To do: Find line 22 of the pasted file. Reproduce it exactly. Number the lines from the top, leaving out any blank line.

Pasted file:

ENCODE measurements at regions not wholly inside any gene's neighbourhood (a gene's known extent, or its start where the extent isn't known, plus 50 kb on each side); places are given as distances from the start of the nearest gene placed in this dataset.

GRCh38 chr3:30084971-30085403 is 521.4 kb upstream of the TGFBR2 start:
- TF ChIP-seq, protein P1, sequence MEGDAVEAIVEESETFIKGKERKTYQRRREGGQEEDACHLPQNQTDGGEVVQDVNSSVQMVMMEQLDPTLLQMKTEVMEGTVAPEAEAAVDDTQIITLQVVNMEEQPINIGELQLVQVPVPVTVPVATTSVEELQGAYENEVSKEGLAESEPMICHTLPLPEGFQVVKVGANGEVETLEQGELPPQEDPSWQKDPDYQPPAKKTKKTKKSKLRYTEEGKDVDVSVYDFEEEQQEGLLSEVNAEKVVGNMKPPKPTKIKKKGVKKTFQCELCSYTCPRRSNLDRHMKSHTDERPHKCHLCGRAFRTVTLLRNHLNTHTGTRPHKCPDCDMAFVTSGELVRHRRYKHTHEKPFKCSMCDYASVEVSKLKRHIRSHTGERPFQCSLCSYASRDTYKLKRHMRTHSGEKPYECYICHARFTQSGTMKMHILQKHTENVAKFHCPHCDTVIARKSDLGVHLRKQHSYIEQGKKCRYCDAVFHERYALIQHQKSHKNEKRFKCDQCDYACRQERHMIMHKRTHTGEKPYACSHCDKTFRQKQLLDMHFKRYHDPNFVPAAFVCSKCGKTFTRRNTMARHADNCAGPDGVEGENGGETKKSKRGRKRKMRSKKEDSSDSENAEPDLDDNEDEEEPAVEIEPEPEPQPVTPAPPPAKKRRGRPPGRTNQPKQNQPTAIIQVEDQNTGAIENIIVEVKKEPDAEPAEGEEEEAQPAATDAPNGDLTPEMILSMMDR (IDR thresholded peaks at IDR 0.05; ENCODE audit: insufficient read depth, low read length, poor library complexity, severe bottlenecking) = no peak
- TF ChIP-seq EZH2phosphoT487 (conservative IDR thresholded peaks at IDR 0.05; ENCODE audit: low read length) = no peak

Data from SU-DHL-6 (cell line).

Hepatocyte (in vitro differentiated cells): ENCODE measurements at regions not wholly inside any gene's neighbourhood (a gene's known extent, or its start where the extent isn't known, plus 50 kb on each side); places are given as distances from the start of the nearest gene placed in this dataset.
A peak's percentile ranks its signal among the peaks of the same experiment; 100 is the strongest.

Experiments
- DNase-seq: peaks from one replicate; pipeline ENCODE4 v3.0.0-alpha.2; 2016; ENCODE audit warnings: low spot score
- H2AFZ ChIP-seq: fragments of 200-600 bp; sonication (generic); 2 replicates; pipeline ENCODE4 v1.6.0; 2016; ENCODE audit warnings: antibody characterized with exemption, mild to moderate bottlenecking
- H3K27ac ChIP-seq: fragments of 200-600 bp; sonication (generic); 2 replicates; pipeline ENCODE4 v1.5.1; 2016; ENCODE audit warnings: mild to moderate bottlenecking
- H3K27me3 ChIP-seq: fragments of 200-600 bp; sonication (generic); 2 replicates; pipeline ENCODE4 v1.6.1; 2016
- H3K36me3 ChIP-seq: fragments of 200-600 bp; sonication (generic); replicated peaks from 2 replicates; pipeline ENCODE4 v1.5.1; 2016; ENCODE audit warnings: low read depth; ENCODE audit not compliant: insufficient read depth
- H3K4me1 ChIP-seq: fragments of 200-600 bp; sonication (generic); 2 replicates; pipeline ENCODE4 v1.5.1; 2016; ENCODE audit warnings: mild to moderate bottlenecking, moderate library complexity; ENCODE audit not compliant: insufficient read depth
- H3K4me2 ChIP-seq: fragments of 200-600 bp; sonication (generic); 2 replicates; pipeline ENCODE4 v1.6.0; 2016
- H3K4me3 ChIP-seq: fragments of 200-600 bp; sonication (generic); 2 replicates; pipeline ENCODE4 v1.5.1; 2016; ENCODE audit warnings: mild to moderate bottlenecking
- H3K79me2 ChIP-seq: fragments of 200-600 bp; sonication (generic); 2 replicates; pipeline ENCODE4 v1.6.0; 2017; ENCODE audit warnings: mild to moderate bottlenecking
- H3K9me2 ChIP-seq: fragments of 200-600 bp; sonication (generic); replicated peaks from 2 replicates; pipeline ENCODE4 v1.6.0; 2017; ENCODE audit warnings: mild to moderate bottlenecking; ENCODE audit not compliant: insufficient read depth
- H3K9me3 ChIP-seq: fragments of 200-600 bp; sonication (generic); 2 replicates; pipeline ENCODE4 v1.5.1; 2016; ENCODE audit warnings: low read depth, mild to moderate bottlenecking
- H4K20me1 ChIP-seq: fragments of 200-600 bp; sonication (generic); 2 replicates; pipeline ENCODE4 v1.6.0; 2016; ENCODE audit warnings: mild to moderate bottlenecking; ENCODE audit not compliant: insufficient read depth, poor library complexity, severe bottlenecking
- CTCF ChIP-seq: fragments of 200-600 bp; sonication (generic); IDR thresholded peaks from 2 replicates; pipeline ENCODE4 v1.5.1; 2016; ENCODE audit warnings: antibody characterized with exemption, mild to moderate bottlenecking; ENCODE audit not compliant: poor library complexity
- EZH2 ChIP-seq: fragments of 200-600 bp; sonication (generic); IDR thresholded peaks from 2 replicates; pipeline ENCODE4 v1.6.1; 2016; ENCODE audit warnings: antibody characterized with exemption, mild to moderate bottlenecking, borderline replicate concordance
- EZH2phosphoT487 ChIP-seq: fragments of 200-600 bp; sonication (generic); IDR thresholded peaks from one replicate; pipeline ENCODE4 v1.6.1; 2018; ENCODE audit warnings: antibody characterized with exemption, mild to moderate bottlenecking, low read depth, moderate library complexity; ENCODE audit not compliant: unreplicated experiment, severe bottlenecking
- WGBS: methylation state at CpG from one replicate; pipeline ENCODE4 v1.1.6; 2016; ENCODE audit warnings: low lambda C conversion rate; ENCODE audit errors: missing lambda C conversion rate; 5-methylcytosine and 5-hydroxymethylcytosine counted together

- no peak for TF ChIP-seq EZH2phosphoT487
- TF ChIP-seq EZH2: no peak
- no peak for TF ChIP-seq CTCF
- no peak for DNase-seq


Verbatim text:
- EZH2 ChIP-seq: fragments of 200-600 bp; sonication (generic); IDR thresholded peaks from 2 replicates; pipeline ENCODE4 v1.6.1; 2016; ENCODE audit warnings: antibody characterized with exemption, mild to moderate bottlenecking, borderline replicate concordance